On January 30, 1933, Hindenburg, President of the Reich, appointed Hitler Chancellor of the Reich, and as early as April 1 a boycott against the Jewish population came into force. SA commandos occupied the entrances to Jewish department stores and shops, and prevented access to law firms and medical practices owned by Jewish citizens.
The Franks also decided to leave Germany. Otto Frank moved to Amsterdam in 1933, where he set up a branch of Opekta-Werke. In 1934 he sent for his wife and daughters, Margot and Anne, who were eight and five years old, to join him in Amsterdam. The family settled down well into life in the Netherlands.
When the German army attacked the Netherlands in May 1940 and then occupied the country, anti-Jewish laws were issued there as well. Jews were increasingly limited in their professional and social life. When Jewish children were no longer allowed to attend the same school as non-Jewish children, Anne Frank switched to the Jewish Lyceum.

After Anne Frank's 16-year-old sister Margot received a written summons on July 5, 1942 to prepare for transport to a German labour camp, her father Otto decided that it was high time to move into the hiding place he had prepared a year earlier in the rear annex of the Opekta-Werke building at Prinsengracht 263 in Amsterdam. The Frank family went into hiding on July 6, 1942. They lived in what came to be known as the secret annex for two years, together with the van Pels family. This is where Anne Frank wrote her diary that later became world famous.

The Franks and their friends were betrayed to the Gestapo in early August 1944 and then transported to Westerbork. With  the very last transport from the Netherlands, which left Westerbork on September 3, 1944, Anne Frank, now fifteen years old, her parents and sister Margot were moved to the Auschwitz-Birkenau concentration camp.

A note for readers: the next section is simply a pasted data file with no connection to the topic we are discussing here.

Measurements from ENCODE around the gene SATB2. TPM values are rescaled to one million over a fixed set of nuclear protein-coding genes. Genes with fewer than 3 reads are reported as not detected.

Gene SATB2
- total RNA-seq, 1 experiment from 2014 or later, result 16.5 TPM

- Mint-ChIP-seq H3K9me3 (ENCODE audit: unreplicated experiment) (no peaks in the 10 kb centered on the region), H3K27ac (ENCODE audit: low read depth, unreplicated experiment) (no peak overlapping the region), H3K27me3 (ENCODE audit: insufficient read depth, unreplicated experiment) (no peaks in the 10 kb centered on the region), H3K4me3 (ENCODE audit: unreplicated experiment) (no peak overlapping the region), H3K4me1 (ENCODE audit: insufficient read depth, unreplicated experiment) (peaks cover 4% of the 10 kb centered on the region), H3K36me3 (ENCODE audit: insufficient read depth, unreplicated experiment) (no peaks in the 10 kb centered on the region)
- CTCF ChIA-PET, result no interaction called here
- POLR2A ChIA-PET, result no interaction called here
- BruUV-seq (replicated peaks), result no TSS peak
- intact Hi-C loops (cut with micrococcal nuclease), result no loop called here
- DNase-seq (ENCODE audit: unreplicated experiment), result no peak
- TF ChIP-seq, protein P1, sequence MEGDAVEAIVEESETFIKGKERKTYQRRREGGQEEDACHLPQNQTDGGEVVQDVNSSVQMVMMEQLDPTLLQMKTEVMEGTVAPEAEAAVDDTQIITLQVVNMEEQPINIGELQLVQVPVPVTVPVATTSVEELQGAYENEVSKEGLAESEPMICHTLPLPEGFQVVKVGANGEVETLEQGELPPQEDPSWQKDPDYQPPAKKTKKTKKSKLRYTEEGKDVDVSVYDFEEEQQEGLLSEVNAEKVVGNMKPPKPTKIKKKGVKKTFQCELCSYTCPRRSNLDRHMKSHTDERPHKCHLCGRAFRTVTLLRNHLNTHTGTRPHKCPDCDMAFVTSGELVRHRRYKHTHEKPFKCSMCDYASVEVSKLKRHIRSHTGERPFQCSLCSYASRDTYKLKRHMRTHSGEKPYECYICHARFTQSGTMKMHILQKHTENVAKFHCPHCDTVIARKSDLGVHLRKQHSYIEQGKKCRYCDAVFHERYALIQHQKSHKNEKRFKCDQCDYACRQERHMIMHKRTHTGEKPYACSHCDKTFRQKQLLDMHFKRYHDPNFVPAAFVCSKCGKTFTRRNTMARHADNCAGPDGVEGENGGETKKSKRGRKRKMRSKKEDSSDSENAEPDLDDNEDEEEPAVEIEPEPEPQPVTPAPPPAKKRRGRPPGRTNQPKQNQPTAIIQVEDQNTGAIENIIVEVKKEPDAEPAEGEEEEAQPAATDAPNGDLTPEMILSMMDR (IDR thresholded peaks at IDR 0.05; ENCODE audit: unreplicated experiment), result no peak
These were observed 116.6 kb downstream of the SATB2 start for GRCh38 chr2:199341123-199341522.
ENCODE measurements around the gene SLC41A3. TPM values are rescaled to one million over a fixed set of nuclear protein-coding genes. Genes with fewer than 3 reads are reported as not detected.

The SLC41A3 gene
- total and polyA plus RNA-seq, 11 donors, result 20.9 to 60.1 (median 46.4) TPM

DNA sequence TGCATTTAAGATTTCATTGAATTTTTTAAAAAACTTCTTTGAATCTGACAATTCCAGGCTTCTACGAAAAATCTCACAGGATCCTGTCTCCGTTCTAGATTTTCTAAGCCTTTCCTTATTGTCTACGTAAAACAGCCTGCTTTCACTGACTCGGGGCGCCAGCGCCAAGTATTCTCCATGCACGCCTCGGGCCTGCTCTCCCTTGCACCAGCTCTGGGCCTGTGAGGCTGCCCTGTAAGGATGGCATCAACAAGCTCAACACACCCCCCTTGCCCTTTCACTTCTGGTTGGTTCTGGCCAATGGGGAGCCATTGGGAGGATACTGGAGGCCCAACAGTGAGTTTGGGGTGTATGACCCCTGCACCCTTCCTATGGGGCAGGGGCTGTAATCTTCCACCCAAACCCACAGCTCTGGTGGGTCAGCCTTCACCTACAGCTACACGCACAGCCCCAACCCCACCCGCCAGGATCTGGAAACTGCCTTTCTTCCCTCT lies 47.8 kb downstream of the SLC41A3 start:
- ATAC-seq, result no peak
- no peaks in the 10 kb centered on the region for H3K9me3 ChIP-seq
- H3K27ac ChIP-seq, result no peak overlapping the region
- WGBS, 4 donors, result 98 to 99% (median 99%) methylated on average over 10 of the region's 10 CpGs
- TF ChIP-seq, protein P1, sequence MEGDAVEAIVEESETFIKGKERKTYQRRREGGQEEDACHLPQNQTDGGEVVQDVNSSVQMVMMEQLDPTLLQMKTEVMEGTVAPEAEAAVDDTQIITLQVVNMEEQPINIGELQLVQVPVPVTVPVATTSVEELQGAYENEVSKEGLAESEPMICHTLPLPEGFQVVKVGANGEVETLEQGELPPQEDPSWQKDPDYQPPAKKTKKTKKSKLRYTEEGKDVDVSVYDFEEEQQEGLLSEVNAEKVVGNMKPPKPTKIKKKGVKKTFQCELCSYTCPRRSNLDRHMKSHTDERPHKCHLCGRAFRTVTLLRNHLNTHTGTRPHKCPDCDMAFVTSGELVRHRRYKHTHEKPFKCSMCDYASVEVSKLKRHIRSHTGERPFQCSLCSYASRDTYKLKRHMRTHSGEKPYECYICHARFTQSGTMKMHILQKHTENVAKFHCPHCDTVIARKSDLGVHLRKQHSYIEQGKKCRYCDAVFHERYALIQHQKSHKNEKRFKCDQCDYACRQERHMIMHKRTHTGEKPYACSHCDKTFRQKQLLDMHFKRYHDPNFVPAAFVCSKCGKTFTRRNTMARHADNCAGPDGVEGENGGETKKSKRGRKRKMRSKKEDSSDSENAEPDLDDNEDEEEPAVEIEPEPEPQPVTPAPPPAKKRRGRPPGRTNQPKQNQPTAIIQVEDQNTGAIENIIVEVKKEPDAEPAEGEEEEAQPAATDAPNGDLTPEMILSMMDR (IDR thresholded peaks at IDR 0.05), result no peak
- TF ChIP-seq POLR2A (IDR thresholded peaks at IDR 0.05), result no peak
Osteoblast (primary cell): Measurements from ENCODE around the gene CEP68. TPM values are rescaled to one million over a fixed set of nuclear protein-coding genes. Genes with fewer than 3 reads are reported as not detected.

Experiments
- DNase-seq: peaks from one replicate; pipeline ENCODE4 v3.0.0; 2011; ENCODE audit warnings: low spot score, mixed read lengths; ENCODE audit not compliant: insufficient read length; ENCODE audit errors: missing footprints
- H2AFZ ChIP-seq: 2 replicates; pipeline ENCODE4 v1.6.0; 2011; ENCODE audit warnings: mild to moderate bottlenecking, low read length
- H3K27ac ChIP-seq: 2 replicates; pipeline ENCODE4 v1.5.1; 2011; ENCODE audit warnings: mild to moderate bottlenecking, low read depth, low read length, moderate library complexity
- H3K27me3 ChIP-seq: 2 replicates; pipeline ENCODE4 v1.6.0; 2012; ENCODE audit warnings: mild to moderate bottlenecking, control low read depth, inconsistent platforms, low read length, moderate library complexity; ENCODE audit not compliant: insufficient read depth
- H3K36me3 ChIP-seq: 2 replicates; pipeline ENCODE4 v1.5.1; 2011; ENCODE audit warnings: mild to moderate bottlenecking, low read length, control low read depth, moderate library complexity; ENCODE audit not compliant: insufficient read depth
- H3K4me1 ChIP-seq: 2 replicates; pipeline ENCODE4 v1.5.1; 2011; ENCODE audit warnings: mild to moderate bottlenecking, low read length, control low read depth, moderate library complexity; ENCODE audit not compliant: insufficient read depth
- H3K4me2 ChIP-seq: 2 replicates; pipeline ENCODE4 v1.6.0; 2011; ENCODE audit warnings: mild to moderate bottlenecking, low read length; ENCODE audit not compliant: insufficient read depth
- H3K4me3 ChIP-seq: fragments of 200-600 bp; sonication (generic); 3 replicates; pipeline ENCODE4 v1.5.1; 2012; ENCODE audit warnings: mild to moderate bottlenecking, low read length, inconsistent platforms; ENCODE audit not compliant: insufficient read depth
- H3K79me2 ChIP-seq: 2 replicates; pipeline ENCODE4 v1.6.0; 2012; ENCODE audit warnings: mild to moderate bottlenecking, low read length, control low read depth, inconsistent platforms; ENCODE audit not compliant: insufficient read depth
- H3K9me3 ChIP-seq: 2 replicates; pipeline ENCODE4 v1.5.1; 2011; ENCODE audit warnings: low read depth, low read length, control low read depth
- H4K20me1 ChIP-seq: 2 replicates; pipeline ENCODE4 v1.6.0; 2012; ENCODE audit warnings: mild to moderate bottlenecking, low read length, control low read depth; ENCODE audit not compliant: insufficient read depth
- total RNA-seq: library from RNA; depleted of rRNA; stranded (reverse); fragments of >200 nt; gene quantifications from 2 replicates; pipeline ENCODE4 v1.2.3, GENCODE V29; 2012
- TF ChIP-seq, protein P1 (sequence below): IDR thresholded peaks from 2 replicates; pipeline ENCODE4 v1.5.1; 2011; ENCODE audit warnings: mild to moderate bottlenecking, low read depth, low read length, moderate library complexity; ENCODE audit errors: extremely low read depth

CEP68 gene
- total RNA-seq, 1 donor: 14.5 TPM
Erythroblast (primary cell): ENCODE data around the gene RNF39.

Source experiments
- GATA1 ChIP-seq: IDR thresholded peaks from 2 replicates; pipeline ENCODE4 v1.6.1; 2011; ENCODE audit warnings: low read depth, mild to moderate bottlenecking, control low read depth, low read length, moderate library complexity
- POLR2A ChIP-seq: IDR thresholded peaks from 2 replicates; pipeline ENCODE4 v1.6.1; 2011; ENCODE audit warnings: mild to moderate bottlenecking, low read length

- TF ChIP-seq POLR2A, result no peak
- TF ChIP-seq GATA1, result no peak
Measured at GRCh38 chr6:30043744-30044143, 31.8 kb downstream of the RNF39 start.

Together with her mother and sister, Anne Frank was placed in the women's camp at Auschwitz. In late October, the two girls were moved from Auschwitz to the Bergen-Belsen camp, which, with about 200,000 inmates, was utterly overcrowded. Anne and Margot Frank died there in March 1945 - the exact date is not known - in the typhus epidemic that had been rife for weeks. Their mother, Edith Frank, who had remained in Auschwitz, died in early January, probably from exhaustion; their father, Otto Frank, was one of the few Jewish prisoners liberated by Soviet troops on January 27, 1945.

Anne Frank's father as the sole survivor

Otto Frank returned to Amsterdam in the summer of 1945. He already knew that his wife was dead, but he still harboured hope of finding his two daughters. It was only later that he found out that Margot and Anne were also dead. Miep Gies, a former employee and helper to those in hiding, then gave him Anne Frank's diary, which she had saved from the secret annex after the family had been arrested.

In November 1953, Otto Frank married Elfriede (Fritzi) Geiringer-Markovits, who had survived Auschwitz together with her daughter Eva. In 1953 the couple moved to the house in Basel that Leni and Erich Elias had bought. This was the house where the married couple together with their sons Stephan and Buddy, grandmothers Alice Frank and Ida Elias, and Herbert Frank, who had come from Paris, had survived the war.

A few years later, Otto and Fritzi Frank moved to Birsfelden. Assisted by his wife, Otto Frank devoted the rest of his life until his death in 1980 to spreading his daughter's diary, which he saw as her testament. In 1963, Otto Frank established the ANNE FRANK FONDS in Basel and designated the foundation as his universal heir.


More about the Frank family

Contemporary historical context

On May 10, 1940, one month before Anne Frank celebrated her 11th birthday in Amsterdam, Nazi Germany invaded the small neutral Kingdom of the Netherlands.


Otto und Edith Frank-Holländer got married in 1925 in Frankfurt. They had two daughters: Margot (1926) and Anne (1929).

Family album

The family album shows parts of life of the Frank Family.